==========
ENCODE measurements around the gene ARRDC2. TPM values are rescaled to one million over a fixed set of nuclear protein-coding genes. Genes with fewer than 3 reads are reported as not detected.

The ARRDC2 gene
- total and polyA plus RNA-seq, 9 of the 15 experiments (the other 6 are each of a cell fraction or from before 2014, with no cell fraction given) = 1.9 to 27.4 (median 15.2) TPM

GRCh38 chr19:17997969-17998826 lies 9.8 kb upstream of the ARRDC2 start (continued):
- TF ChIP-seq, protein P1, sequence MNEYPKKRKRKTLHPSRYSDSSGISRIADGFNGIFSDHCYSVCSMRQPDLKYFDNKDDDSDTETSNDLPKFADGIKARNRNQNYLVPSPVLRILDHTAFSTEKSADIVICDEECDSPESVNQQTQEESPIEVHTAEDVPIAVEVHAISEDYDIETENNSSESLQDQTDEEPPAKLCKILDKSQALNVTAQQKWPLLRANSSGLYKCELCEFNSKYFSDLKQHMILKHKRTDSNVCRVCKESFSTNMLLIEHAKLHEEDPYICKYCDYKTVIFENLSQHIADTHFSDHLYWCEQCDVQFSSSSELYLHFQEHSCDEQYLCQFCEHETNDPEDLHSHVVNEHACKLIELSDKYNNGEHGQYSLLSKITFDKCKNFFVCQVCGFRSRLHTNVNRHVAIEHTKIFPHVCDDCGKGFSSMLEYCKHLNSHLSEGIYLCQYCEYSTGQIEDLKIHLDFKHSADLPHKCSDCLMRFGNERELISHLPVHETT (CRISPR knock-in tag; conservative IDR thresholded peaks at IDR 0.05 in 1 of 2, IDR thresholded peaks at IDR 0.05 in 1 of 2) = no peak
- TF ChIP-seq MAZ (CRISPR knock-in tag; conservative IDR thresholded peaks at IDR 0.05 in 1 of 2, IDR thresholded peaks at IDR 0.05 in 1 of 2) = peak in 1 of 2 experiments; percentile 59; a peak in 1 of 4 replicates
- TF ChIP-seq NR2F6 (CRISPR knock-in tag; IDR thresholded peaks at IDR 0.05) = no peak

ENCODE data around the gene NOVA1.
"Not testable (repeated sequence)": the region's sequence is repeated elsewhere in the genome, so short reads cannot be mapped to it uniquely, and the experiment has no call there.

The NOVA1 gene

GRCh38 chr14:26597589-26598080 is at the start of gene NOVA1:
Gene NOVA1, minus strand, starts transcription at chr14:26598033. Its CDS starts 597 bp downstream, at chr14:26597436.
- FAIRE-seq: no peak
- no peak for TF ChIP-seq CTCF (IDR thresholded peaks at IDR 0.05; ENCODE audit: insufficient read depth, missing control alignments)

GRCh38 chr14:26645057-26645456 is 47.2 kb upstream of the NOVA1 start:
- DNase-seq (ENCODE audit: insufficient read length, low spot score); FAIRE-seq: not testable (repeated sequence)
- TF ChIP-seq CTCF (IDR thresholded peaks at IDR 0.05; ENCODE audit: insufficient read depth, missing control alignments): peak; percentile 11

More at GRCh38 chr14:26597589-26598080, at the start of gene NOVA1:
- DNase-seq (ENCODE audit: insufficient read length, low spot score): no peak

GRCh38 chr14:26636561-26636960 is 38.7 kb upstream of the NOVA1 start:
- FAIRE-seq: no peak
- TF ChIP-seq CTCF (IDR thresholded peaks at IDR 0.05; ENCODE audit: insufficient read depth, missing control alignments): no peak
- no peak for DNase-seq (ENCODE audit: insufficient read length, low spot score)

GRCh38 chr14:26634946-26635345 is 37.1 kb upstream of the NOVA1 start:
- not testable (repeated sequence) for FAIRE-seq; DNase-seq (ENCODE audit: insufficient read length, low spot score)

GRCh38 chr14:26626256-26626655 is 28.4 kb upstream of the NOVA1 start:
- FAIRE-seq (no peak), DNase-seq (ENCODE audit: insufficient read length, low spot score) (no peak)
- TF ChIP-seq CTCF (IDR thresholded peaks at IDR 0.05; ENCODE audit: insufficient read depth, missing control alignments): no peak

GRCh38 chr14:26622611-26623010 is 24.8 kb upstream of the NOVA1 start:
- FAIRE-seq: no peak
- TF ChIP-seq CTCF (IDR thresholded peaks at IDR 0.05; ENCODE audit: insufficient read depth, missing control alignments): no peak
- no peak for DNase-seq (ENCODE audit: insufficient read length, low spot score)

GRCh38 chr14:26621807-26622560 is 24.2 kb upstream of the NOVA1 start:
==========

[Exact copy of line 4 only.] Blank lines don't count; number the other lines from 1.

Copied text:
GRCh38 chr19:17997969-17998826 lies 9.8 kb upstream of the ARRDC2 start (continued):